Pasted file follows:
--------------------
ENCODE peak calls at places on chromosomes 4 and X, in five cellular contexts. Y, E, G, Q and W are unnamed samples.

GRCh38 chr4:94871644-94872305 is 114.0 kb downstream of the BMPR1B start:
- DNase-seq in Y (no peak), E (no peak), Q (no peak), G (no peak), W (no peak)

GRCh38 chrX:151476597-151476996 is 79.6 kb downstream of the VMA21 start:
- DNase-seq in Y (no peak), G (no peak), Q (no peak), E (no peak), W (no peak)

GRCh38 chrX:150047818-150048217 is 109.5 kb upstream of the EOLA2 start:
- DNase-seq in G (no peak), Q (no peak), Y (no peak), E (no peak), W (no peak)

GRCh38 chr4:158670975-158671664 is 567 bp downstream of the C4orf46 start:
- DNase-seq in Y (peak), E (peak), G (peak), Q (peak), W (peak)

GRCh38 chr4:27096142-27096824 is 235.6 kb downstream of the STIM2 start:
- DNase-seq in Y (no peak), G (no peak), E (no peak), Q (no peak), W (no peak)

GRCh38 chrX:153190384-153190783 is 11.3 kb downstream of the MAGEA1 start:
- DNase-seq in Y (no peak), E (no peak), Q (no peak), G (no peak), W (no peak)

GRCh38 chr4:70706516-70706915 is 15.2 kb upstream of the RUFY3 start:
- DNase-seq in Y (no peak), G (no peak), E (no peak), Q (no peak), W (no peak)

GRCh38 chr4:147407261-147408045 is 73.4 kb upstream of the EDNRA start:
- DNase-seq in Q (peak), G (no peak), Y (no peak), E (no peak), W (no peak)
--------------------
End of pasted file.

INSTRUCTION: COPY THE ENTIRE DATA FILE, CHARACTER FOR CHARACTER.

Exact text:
ENCODE peak calls at places on chromosomes 4 and X, in five cellular contexts. Y, E, G, Q and W are unnamed samples.

GRCh38 chr4:94871644-94872305 is 114.0 kb downstream of the BMPR1B start:
- DNase-seq in Y (no peak), E (no peak), Q (no peak), G (no peak), W (no peak)

GRCh38 chrX:151476597-151476996 is 79.6 kb downstream of the VMA21 start:
- DNase-seq in Y (no peak), G (no peak), Q (no peak), E (no peak), W (no peak)

GRCh38 chrX:150047818-150048217 is 109.5 kb upstream of the EOLA2 start:
- DNase-seq in G (no peak), Q (no peak), Y (no peak), E (no peak), W (no peak)

GRCh38 chr4:158670975-158671664 is 567 bp downstream of the C4orf46 start:
- DNase-seq in Y (peak), E (peak), G (peak), Q (peak), W (peak)

GRCh38 chr4:27096142-27096824 is 235.6 kb downstream of the STIM2 start:
- DNase-seq in Y (no peak), G (no peak), E (no peak), Q (no peak), W (no peak)

GRCh38 chrX:153190384-153190783 is 11.3 kb downstream of the MAGEA1 start:
- DNase-seq in Y (no peak), E (no peak), Q (no peak), G (no peak), W (no peak)

GRCh38 chr4:70706516-70706915 is 15.2 kb upstream of the RUFY3 start:
- DNase-seq in Y (no peak), G (no peak), E (no peak), Q (no peak), W (no peak)

GRCh38 chr4:147407261-147408045 is 73.4 kb upstream of the EDNRA start:
- DNase-seq in Q (peak), G (no peak), Y (no peak), E (no peak), W (no peak)